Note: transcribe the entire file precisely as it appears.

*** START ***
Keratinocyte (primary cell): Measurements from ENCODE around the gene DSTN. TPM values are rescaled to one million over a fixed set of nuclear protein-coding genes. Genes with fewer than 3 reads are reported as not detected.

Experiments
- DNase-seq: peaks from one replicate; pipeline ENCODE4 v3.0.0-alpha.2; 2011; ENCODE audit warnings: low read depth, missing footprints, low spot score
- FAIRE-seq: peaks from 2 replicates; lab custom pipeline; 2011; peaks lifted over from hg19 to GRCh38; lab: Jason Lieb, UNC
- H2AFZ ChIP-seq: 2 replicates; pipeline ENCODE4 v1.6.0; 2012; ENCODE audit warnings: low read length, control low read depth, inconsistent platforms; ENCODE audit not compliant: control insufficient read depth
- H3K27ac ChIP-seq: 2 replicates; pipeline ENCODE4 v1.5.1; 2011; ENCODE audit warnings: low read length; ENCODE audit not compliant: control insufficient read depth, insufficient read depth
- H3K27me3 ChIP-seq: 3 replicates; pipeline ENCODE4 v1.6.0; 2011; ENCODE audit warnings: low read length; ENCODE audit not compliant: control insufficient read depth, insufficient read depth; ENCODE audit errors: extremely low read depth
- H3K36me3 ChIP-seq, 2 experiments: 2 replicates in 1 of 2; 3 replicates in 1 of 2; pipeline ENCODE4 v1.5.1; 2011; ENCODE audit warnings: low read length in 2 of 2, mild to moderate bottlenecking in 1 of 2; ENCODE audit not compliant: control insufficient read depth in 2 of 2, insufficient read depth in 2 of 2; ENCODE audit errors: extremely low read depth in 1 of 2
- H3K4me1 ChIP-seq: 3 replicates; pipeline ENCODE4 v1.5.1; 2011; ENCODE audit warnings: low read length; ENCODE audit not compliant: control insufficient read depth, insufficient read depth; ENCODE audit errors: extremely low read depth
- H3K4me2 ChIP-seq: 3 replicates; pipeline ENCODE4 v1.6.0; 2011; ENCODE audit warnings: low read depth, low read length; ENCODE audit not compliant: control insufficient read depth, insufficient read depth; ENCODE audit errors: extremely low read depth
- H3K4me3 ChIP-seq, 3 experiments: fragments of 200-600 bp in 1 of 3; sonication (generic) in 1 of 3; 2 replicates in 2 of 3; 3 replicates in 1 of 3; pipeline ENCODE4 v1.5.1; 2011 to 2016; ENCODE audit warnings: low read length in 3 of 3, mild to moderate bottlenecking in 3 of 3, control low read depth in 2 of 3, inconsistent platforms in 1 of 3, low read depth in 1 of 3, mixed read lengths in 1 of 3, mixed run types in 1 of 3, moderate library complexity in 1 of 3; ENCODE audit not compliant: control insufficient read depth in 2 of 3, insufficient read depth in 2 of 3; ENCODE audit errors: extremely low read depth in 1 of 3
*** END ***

Keratinocyte (primary cell): Measurements from ENCODE around the gene DSTN. TPM values are rescaled to one million over a fixed set of nuclear protein-coding genes. Genes with fewer than 3 reads are reported as not detected.

Experiments
- DNase-seq: peaks from one replicate; pipeline ENCODE4 v3.0.0-alpha.2; 2011; ENCODE audit warnings: low read depth, missing footprints, low spot score
- FAIRE-seq: peaks from 2 replicates; lab custom pipeline; 2011; peaks lifted over from hg19 to GRCh38; lab: Jason Lieb, UNC
- H2AFZ ChIP-seq: 2 replicates; pipeline ENCODE4 v1.6.0; 2012; ENCODE audit warnings: low read length, control low read depth, inconsistent platforms; ENCODE audit not compliant: control insufficient read depth
- H3K27ac ChIP-seq: 2 replicates; pipeline ENCODE4 v1.5.1; 2011; ENCODE audit warnings: low read length; ENCODE audit not compliant: control insufficient read depth, insufficient read depth
- H3K27me3 ChIP-seq: 3 replicates; pipeline ENCODE4 v1.6.0; 2011; ENCODE audit warnings: low read length; ENCODE audit not compliant: control insufficient read depth, insufficient read depth; ENCODE audit errors: extremely low read depth
- H3K36me3 ChIP-seq, 2 experiments: 2 replicates in 1 of 2; 3 replicates in 1 of 2; pipeline ENCODE4 v1.5.1; 2011; ENCODE audit warnings: low read length in 2 of 2, mild to moderate bottlenecking in 1 of 2; ENCODE audit not compliant: control insufficient read depth in 2 of 2, insufficient read depth in 2 of 2; ENCODE audit errors: extremely low read depth in 1 of 2
- H3K4me1 ChIP-seq: 3 replicates; pipeline ENCODE4 v1.5.1; 2011; ENCODE audit warnings: low read length; ENCODE audit not compliant: control insufficient read depth, insufficient read depth; ENCODE audit errors: extremely low read depth
- H3K4me2 ChIP-seq: 3 replicates; pipeline ENCODE4 v1.6.0; 2011; ENCODE audit warnings: low read depth, low read length; ENCODE audit not compliant: control insufficient read depth, insufficient read depth; ENCODE audit errors: extremely low read depth
- H3K4me3 ChIP-seq, 3 experiments: fragments of 200-600 bp in 1 of 3; sonication (generic) in 1 of 3; 2 replicates in 2 of 3; 3 replicates in 1 of 3; pipeline ENCODE4 v1.5.1; 2011 to 2016; ENCODE audit warnings: low read length in 3 of 3, mild to moderate bottlenecking in 3 of 3, control low read depth in 2 of 3, inconsistent platforms in 1 of 3, low read depth in 1 of 3, mixed read lengths in 1 of 3, mixed run types in 1 of 3, moderate library complexity in 1 of 3; ENCODE audit not compliant: control insufficient read depth in 2 of 3, insufficient read depth in 2 of 3; ENCODE audit errors: extremely low read depth in 1 of 3